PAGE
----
Tuesday, June 5, 2007

The Musketeer

Western Wednesdays have been a staple of the summer for about four or five weeks now, but Terrible Tuesdays have been more of a loose suggestion: last week, we watched Dead & Breakfast on Terrible Tuesday, and that was entertaining to the utmost degree. This week we turned to 2001's The Musketeer on this so-Terrible-of-Tuesdays to entertain us, expecting extravagant action scenes and some quality swashbuckling. What we got was something that was quite simply...terrible.

In retrospect, I should have known that this version could never compare to the fantastic 1993 adaptation starring Kiefer Sutherland, Charlie Sheen, Oliver Platt, Chris O'Donnell, and Tim Curry. If you haven't seen that film yet, then stop reading this now and go buy it. It's excellent. That one was a Disney flick, and we all know that live action Disney movies aren't necessarily the greatest films to ever hit the big screen. (Yes, Tom and Huck. I'm talking to you.) But the 1993 version succeeded where the newer one failed: character development, comedy, fun, and (surprisingly) even action.

Character Development
The introduction and development of characters in the '93 version was so far above what the 2001 movie achieved that it's not even in the same stratosphere. We had a complete look into the backstories of Athos (a count betrayed by his wife and torn apart by his own bitterness and betrayal), Porthos (a loyal pirate whose legend lived up to his actual persona), Aramis (a snide priest who takes religion seriously, but is willing to kill if it means protecting the king), and d'Artagnan (a fresh-faced adult trying to prove his worth to the world and follow in his slain father's footsteps). We even had a better portrayal of Cardinal Richelieu (the conniving villain who embodied evil in disguise) and his greed motivating him to take power. The young King and Queen's relationship was a key plot point, and in the new one they are both old and hardly ever spoken about. The treaty with the Duke of Buckingham drives the plot of about half of the older film, while it is barely mentioned in this version. Rochefort, the "man in black" ex-Musketeer, murderer of d'Artagnan's father, and current captain of the Cardinal's guards, is played wonderfully by a Val Kilmer look alike in the older one - and even HIS character is more fleshed out than the crappy 2001 version. They didn't even call him Rochefort in the new one. Whoever was in charge of casting did such a horrible job that it was difficult to tell sometimes who the main musketeers were: the only means of identification was the classic "blue versus red" color scheme worn by the musketeers and the Cardinal's guards, respectively.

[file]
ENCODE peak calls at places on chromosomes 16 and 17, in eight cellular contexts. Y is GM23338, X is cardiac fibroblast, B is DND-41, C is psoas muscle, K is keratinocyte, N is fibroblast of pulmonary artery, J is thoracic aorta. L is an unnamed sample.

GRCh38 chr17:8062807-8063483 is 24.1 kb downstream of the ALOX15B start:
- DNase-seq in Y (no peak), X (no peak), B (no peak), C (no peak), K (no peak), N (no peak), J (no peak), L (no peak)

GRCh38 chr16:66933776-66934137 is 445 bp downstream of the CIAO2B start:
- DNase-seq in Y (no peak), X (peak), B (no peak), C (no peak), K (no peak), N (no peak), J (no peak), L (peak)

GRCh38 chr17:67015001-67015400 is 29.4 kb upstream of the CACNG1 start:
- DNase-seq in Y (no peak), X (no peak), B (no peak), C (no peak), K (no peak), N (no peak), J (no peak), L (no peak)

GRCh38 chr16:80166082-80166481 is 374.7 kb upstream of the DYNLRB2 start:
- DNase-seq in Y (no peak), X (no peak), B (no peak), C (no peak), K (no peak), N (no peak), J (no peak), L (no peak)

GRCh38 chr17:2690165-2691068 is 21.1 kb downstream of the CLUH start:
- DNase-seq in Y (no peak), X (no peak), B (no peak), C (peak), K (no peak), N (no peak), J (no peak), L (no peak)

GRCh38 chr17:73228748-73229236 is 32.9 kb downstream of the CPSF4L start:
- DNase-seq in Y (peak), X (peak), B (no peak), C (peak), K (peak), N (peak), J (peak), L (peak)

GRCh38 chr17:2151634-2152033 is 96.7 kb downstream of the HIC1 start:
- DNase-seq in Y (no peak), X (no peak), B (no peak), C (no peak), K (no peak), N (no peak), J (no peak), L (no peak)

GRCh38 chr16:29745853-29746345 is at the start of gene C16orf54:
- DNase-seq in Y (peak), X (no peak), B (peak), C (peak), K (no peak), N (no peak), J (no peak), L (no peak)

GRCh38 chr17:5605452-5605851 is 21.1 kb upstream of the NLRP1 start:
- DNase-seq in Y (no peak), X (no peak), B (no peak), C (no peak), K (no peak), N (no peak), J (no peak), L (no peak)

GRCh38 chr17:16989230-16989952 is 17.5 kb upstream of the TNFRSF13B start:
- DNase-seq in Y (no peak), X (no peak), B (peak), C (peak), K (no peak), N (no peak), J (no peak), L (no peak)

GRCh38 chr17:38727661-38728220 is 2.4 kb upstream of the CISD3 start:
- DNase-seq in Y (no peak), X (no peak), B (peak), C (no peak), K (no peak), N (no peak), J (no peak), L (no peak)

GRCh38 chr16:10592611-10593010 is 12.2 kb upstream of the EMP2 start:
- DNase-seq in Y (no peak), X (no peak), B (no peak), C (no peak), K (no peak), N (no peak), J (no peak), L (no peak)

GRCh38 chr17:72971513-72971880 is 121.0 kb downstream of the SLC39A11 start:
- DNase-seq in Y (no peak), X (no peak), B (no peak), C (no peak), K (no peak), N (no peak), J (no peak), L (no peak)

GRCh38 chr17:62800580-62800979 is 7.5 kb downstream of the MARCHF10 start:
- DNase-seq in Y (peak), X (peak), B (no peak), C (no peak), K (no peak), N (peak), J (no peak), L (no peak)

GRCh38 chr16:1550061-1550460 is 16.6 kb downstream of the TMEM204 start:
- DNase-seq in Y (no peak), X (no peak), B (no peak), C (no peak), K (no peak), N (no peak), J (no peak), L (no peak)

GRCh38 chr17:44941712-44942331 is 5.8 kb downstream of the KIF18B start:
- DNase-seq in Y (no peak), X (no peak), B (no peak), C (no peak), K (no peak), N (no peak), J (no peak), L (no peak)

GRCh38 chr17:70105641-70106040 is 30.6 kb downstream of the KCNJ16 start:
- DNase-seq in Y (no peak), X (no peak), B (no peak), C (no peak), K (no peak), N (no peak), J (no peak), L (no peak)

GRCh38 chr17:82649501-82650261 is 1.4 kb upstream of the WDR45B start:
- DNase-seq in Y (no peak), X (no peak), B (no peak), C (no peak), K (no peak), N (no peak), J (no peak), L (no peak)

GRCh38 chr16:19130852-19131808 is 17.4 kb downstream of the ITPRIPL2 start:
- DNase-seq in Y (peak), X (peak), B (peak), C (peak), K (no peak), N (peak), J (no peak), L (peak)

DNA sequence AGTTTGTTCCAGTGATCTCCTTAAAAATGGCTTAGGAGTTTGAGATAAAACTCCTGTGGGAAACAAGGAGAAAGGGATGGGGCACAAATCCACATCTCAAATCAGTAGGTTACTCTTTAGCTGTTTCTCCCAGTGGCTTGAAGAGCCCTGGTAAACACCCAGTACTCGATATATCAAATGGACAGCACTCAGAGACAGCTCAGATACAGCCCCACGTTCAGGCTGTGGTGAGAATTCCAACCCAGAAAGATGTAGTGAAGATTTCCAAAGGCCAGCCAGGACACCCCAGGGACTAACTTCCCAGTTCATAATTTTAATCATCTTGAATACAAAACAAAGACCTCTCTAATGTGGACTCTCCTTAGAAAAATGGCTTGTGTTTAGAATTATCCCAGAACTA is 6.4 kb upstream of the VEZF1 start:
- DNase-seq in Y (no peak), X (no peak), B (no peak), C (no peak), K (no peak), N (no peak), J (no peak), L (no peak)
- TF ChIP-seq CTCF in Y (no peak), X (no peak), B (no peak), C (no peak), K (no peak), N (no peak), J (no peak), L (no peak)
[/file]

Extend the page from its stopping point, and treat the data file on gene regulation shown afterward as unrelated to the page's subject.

There's no question that the 2001 film was not intended to be a comedy. Director Peter Hyams (the Van Damme classic Sudden Death) was supposed to give the movie "eastern-influences" and present a new take on the classic story. There were some times when it attempted to be funny but, aside from a notable scene where a baker was locked away and then asked for cooking help by a disguised musketeer, the one-liners were weak and the comedy just wasn't there. In the '93 version, the comedy was plentiful, thanks mostly to the work of Oliver Platt's Porthos. I won't dwell on this too much, but suffice it to say that it's a kid's movie but the jokes are still funny now. Fun kind of goes hand-in-hand with this category. The 2001 film seems like it's straining just to reach the next action scene (of which there really aren't that many). I personally thought the best part of this version was Mena Suvari's character. Her relationship with d'Artagnan provided most of the bearable moments of the movie as the film plowed forward through a screenwriter's nightmare of a script. This relationship rekindles thoughts of a Robin Hood/Maid Marian vibe and the classic damsel in distress story, especially toward the end of the thankfully-not-too-long film. D'Artagnan's character, according to one of my fellow film viewers, seemed to "do whatever he wanted without anyone stopping him." Even Superman has a flaw, folks: our hero needed a little more opposition for his fight to be considered fun. He was barely even trying.